NFL Head Coaching Carousel

By Owen Kutlu, Staff Writer

As always, the end of the NFL regular season means one thing: teams are looking towards the future and making coaching changes to reflect that. A total of eight teams are moving in a new direction, trying to find the next man to lead them into battle on Sundays.

It wouldn’t be an article about the 2024 NFL head coaching cycle without mentioning one of the greatest to ever do it, Bill Belichick. Belichick and the New England Patriots mutually parted ways in a decision that seemed to be a long time coming after a miserable season for the franchise.

Considering his hall-of-fame career experience, it is relatively shocking that no team jumped at the opportunity to hire Belichick as their new coach. The landscape of the league appears to be shifting more towards a younger generation of coaches and general managers as the years progress. If Belichick does not return to coaching, he will go down as arguably the best head coach in NFL history, winning six Super Bowls in tandem with Tom Brady.

The Patriots looked internally to find Belichick’s successor and landed on linebacker coach Jerod Mayo. Mayo had been pinned as the person to follow Belichick, as he had developed in the depths of the Patriots staff for years as an apprentice-like figure to Belichick.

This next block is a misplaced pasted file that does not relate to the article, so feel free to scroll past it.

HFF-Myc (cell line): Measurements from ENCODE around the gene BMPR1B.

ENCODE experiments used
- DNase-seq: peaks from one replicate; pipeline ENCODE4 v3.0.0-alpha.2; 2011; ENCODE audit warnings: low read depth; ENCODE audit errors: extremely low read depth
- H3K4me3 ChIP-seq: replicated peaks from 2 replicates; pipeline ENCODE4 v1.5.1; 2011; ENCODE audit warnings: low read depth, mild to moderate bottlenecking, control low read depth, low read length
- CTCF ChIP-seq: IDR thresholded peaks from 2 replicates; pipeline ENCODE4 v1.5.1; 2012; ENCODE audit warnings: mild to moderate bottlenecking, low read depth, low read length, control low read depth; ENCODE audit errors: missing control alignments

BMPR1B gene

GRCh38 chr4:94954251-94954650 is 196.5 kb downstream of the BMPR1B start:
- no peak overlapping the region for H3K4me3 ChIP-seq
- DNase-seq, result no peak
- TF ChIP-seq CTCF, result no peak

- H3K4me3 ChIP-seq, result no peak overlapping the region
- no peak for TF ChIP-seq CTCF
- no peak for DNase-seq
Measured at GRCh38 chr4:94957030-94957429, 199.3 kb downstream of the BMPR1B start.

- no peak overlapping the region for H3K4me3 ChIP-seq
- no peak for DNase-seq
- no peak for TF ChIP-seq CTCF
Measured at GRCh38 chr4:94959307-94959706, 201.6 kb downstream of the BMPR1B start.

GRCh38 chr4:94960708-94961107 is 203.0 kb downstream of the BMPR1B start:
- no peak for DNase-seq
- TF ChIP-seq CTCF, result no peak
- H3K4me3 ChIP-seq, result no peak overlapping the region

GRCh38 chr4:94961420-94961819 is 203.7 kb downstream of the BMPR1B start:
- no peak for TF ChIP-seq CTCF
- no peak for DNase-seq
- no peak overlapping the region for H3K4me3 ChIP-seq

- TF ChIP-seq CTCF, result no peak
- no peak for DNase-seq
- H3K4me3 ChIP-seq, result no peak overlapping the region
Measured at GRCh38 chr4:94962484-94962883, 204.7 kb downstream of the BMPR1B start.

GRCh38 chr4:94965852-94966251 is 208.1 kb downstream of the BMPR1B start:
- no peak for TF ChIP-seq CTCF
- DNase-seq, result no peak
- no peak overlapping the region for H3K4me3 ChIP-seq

Other teams that moved on from their head coaches during or after the season include the Atlanta Falcons, Carolina Panthers, Las Vegas Raiders, Los Angeles Chargers, Tennessee Titans, Washington Commanders, and Seattle Seahawks.

The Falcons fired Arthur Smith after a less-than-average season in a wide-open division. After casting a wide net of candidates, they settled on former Los Angeles Rams defensive coordinator Raheem Morris. Morris brings past head coaching experience, as he coached the Tampa Bay Buccaneers from 2009 to 2011. As a well-respected defensive mind throughout the league, Morris should provide a strong presence to steer the Falcons down the right path.

Frank Reich was out as the Panthers’ head coach after just 11 games with the franchise; a failed experiment of sorts. Special teams coordinator Chris Tabor stepped in as interim head coach for the remaining schedule but did not stick on staff once the season wrapped up. The Panthers turned to former Buccaneers offensive coordinator Dave Canales. Though an unfamiliar name to many, Canales had an impressive season working with Baker Mayfield and leading the Bucs to a division title.

The Raiders had a similar situation to the Panthers, but theirs resulted in a different outcome. Head coach Josh McDaniels was let go mid-season after only one year in the organization. Linebackers coach Antonio Pierce filled the role of interim head coach and absolutely shined. The locker room got behind Pierce and the team looked much improved. After impressing the Raiders’ brass, Pierce was hired as the permanent head coach for the foreseeable future.